Plum pudding is a Christmas staple, like fruit mince pies and ham. Traditionalists make it on "stir-up Sunday" - the last before Advent - with everybody taking a turn stirring the mix, eyes closed, and making a wish. A coin, a ring, a thimble and a button, each wrapped in paper so as not to be swallowed, are added for luck.
It was originally called plum pudding because of the dried raisins and sultanas, not plums, and first referred to as "Christmas pudding" in a novel by Anthony Trollope in 1858. Back then, it would have been made with suet, the white hard fat from the kidneys and loins of mutton and beef. Breadcrumbs were originally added for bulk, but are still used in most recipes because they give a better texture than flour.
"You end up with a pudding that's not so gluggy," says the Baking Paper's Rochelle Smith, who has three last-minute recipes you can still make, including an ice-cream Christmas pudding with Baileys liqueur and fruit mince, plus a cherry and chocolate pudding that's a cinch to bake.
"My traditional steamed plum pudding has about equal quantities of flour and breadcrumbs which, I think, makes for a lighter consistency. It's packed full of fruit and that can make it expensive, especially when you include the cost of alcohol for soaking. You're looking at $50-$60 in ingredients for a 1-1.5kg pudding."
If you want to take it easy and get one off the shelf, expect to pay about that much for a top-of-the-range pudding. And always read the ingredients list: butter makes for better flavour than palm oil.
To help you decide, we've taken the guesswork out of choosing by sampling 22 varieties, including generic and high-end brands, from supermarkets, gourmet grocers, department stores and patisseries around Perth. All were heated according to instructions and eaten warm, but the best ones still tasted good as leftovers cold.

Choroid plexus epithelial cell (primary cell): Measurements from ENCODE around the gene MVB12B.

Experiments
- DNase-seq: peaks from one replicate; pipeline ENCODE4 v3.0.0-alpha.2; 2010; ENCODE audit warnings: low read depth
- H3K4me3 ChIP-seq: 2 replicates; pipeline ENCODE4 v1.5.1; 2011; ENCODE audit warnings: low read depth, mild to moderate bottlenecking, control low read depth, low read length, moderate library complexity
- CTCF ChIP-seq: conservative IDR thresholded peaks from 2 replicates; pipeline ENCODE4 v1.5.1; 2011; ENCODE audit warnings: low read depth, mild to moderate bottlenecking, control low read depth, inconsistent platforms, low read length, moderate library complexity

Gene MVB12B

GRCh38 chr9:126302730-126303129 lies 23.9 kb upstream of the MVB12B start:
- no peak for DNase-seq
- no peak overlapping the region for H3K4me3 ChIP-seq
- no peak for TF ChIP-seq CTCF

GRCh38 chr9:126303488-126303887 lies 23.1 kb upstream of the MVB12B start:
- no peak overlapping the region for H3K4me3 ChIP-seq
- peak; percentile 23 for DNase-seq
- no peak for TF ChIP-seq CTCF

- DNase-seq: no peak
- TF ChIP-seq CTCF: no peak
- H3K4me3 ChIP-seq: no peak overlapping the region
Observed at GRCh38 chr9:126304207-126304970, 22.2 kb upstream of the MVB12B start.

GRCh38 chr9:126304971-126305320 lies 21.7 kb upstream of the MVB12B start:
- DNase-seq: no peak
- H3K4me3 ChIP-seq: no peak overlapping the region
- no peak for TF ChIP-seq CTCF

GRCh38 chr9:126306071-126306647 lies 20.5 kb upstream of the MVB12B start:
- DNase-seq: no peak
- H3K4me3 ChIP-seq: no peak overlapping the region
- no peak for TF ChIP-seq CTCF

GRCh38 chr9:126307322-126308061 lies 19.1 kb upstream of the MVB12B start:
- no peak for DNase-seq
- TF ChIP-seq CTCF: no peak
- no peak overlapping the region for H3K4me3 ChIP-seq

Pudding Lady Traditional Christmas Pudding, 1.5kg, $66.95 from David Jones. Chock-full of boozy fruit (4 per cent alcohol by weight) and traditionally made with butter, breadcrumbs and flour, boiled in a cloth the old-fashioned way and hung to mature. Moist texture, even fruit, dark colour and pleasant flavour. It holds its shape and slices into portions without falling apart. Comes in a vacuum sealed bag with calico cover.
Pudding Lane Classic Christmas Pudding, 1.5kg, $55 ($40/1kg) from Aussie Farmers Direct. Moist and boozy, it's wrapped in cling film for easy reheating and comes in a white cloth with festive red ribbon tie. Free-range eggs, Australian fruit and matured brandy (4 per cent) tick all the right boxes. It oozes butter straight out of the microwave and is messy to unwrap but the proof, as always, is in the pudding.
Heston from Waitrose Hidden Orange Christmas Pudding, 1.2kg, $18 from Coles. Michelin-star chef Heston Blumenthal has put together this upmarket Waitrose range, which reportedly sold out in the UK within days of its release. Made with English cider and Spanish sherry, it's a squishy, sweet, gravelly mix of dried fruit, walnuts, almonds and pecans, with a candied orange in the middle, which cuts through the sweetness and infuses the pudding with citrusy notes. A 227g version with a hidden candied clementine is $7. Heed the typical Heston theatrical twist on the label: Overheating may cause fruit and sugar to ignite.
Woolworths Gold Vintage Christmas Pudding, 907g, $18. Top marks for good looks in this perfect domed pudding with slices of glace orange on top. Gooey, crumbly and not too sweet, it's made in the UK and laced with cognac, sherry and cider. Dried cranberries, apricots, almonds and macadamias are a notch above your standard sultana-raisin Christmas pudding mix.
BACK TO BASICS:
Lions Traditional Christmas Pudding, 900g, $11. The ultimate feel-good pudding, with proceeds channelled into medical research, disaster relief, drug awareness and orphanages. Perfect shape, even fruit and good flavour. It's drier than some, probably because of the flour (no breadcrumbs), but a classic slathered in brandy sauce.
Pudding Lady Perfect Plus Christmas Pudding, 1.5kg, $69.95, from David Jones. Reduced fat, gluten free and no added sugar - but you'd never guess. Texture is moist and crumbly, with boozy kick (4.4 per cent alcohol). Wrapping is similar to the traditional Christmas pudding. You won't hear any complaints - no other GF pudding comes close.